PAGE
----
SAVANNAH, GA- More than 700,000 vets call Georgia home. A local legislator wants to make it easier for them to stay here once they’re retired.
In his sophomore year in the Georgia state legislator, Savannah representative Jesse Petrea (R) is authoring legislation to cut the states income tax on veteran pensions. According to Petrea, he hopes this legislation can kill two birds with one stone in one way or another.
“It’s going to be a boom for military families it’s the right thing to do for veterans but here’s one of the keys what I wanted to do was also to solve our number one economic development issue in this state and that is workforce development,” Petrea says.
Georgia is one of the few southern states that carries a statewide income tax. It does not exclude the retirement income vets receive from the federal government unless they are over the age of 62. Veterans receive this pension plan following at least two decades of military service.
With his legislation, Petrea wants vets of all ages to view Georgia as a place to work and call home post service years.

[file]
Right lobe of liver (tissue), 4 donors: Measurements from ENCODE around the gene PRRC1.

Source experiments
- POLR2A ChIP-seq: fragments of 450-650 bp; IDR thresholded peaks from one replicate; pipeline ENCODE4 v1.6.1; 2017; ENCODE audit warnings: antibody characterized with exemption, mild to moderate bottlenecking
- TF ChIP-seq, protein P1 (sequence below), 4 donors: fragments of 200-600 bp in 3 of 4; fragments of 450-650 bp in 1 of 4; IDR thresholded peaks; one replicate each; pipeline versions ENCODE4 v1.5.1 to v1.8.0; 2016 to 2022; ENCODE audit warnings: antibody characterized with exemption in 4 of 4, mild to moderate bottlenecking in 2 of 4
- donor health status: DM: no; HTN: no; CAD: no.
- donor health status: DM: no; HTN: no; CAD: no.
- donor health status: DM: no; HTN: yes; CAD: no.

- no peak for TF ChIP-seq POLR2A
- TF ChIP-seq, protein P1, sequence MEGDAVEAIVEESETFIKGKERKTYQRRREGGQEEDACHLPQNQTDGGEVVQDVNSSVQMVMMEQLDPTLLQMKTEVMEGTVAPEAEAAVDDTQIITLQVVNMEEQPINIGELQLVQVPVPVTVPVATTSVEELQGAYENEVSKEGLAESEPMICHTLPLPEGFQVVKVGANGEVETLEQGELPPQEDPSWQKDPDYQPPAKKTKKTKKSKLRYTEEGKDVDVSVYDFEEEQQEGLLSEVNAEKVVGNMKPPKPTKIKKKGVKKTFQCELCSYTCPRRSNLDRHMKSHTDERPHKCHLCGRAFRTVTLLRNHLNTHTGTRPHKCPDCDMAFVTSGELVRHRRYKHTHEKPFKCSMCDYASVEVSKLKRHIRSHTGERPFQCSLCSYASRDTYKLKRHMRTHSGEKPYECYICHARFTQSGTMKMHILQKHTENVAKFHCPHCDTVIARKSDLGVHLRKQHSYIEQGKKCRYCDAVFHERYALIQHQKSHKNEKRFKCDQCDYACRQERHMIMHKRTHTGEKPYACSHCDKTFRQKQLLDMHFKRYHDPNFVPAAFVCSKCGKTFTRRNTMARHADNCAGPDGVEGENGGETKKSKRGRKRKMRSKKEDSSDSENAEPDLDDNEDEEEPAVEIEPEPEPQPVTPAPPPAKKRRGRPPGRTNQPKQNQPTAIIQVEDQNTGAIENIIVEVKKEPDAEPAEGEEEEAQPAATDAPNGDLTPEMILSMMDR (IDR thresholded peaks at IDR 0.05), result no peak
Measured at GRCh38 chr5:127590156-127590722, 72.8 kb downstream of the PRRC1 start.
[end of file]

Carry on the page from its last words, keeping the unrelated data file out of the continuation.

“Who better to incentivize to live and work in Georgia than people who are disciplined patriotic Americans that have the soft skills and hard skills to take these jobs.”
He says making the exemption would take away nearly $120 million in tax revenues. He plans to neutralize that loss by raising the states’ tobacco tax from 37 cents to 65.
The tax currently sits at one of the lowest in the nation with past attempts to raise it from even fellow state reps like Ron Stephens (R) failing.
“It seems to me that the right thing to do is cover our cost of smoking related illness and we’re not even close so i don’t understand the opposition to be honest with you,” says Petrea
News 3 reached out to other representatives in reaction of Petrea’s piece of legislation, they told us that even though the bill has good policy behind it, there is a definite chance of opposition from several lobbying groups.
Petrea remains confident the barrier can be broken on raising the state tobacco tax in order to help veterans.
Georgia ranks in the lower percentile, in comparison with other states, between 47-49th, in surveys on taxing tobacco. Several studies show raising the tax would contribute greatly to revenue as well as affecting the millions Georgia spends in Medicaid coverage for health issues derived from smoking habits.
Petrea says he is announcing the bill this ahead of the 2016 session because he is hoping it gains momentum and backing as the legislature meets back up in January.